January 5

What are the 9 Most Popular Bus Types?


Last Updated on January 16, 2023

What are the 9 most popular bus types? Buses can be categorized by form (design/appearance), by application (what it does), and by power (diesel, natural gas, electric, or hybrid). 

Looking for vehicles near you?

We'll email you with vehicles up for auction near you and featured auctions.

A standard single-deck bus, popular in transit fleets, is a type of bus different in form from other types. Transit is the application, being used to move citizens around a city in exchange for a fare. This type of bus could be powered by diesel or natural gas, or electric, or a combination of electric and one of the other two.

Bus types 

1. Single-deck bus

This bus has a single deck (or platform) for passengers, hence the name. Almost all bus types have a single deck, but aren’t called a single-deck bus, because they have other design elements such as size, access, and below-deck storage, which make them different.

The single-deck bus (also called a single decker) is the most popular bus in transit applications and has become largely synonymous with the concept of a transit bus. However, any bus could serve in a transit application and other bus types frequently show up in transit fleets. 

2. Double-deck bus

Also known as a double decker, this bus is most often associated with tourism, although it does get used in transit fleets, especially in high-traffic areas. Due to the height of double-deck buses (about 14.5 feet), drivers must avoid bridges, overhead utilities, and other obstacles below the bus’s height clearance. This limits where the bus can be driven. 

Double-deck buses can be either closed-top or open-top. Open-top double-deck buses are popular in the tourism industry. Due to their low walls on the upper floor, these tour buses provide a superior view.

3. Articulated Bus 

An articulated bus is an elongated bus with a flexible, accordion-looking center that can stretch on one side while crimping on the other. This feature allows the bus to bend at its mid-section. The feature also allows the bus to make more narrow turns than a bus of the same length could without an articulated center.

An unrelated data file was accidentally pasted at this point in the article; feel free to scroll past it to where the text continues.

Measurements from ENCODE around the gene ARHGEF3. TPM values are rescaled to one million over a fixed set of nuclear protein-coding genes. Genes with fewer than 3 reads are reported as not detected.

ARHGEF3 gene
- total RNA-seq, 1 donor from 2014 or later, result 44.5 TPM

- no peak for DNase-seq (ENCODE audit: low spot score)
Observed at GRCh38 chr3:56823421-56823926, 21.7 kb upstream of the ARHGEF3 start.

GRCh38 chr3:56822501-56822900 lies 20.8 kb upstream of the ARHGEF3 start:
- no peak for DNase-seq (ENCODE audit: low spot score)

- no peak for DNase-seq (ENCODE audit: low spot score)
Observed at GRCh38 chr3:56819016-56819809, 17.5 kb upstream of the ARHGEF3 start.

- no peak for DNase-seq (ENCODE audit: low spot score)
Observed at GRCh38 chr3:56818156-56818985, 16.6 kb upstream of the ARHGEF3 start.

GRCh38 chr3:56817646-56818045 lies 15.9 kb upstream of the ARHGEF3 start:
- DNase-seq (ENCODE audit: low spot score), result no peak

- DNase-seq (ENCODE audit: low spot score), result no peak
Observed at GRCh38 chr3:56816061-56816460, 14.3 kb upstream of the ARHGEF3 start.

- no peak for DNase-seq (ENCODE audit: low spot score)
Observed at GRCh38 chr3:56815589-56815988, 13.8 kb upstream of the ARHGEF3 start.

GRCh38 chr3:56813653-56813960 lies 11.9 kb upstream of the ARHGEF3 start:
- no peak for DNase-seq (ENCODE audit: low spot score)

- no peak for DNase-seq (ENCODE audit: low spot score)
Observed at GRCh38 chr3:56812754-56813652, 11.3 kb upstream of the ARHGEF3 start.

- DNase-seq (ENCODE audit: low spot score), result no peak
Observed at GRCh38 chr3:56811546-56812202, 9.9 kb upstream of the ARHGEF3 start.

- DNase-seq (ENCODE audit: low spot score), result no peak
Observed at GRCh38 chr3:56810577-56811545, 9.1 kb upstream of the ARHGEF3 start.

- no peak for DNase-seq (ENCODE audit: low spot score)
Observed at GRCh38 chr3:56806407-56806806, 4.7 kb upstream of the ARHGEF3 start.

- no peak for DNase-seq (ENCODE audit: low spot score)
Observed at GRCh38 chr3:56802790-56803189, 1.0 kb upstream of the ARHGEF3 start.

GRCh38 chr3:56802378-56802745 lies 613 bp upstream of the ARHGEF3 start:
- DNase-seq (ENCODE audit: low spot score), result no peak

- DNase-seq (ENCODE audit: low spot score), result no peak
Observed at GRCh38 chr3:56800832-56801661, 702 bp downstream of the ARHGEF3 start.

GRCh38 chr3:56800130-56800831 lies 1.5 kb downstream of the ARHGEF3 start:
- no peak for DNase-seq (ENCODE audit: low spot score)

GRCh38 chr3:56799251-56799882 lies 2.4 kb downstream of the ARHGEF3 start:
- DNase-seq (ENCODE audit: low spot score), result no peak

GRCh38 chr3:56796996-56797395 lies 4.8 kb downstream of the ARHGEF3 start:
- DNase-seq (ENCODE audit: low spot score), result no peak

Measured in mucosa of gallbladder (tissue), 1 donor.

4. Trolley bus

The trolley bus is an electric bus that receives power via overhead wires. It’s similar to a tram (or streetcar), except trams use rails and trolley buses don’t. Trolleys don’t require batteries, because they constantly receive power from overhead wires. Although, many do have one or two backup batteries to power the trolley short distances, helpful in case the power feeding the trolley goes out.

Other electric buses are solely powered using rechargeable batteries, but that type of power doesn’t define the bus. A single-deck bus can be fitted with an electric motor, a double-deck bus can be fitted with an electric motor, any bus type can be fitted with an electric motor. Changing the power supply doesn’t change the bus type. 

Bus applications

Whereas the first group of buses are categorized according to design features, this next group of buses are categorized by how they get used. Use often influences design, so these buses are also designed differently. They’re more often used just in a single application, whereas the above group of buses are utilized in a greater variety of applications.

5. School bus 

These yellow buses with flashing lights and a swing-out stop sign are one of the most memorable bus types. Bus drivers maneuver a specific route each day. They pickup only children (and sometimes teachers when on a school trip). Bench seating extends from rear to rear on both sides of the vehicle.

6. Special needs bus

This bus also caters to a specific demographic. They do get used in transit fleets, but unlike most transit buses, these may not have a set schedule. How it functions depends on demand and funding. Often, users order the service (similar to a taxi). The transit service coordinates every user’s request, creates a route for the following day, and informs each person of their time/location. 

7. Coach bus / Motor coach

A coach bus also features bench seating on either side separated by an aisle. Although, its interior is very different from a school bus and more like a plane. They tend to feature comfort seating, entertainment screens, and Wifi, because passengers are often on these buses for hours at a time. They also provide below-deck storage, similar to a plane. 

8. Shuttle bus

A shuttle bus transports people between two destinations, such as an airport and a nearby hotel, which is one of the main applications for these types of buses. 

9. Party bus 

A party bus picks up passengers from one destination at a specific time, drops everyone off at the next destination, waits for them while they enjoy that establishment, and then drops them off at the next location. This cycle repeats until the event is over.

There are so many types of buses and so many other kinds of automotives you can find when you browse Municibid’s catalog. Take a peek today, and find yourself some quality government surplus to convert into a food truck, your personal RV, or something else entirely!


You may also like

How to Start a Dump Truck Business

How to Start a Dump Truck Business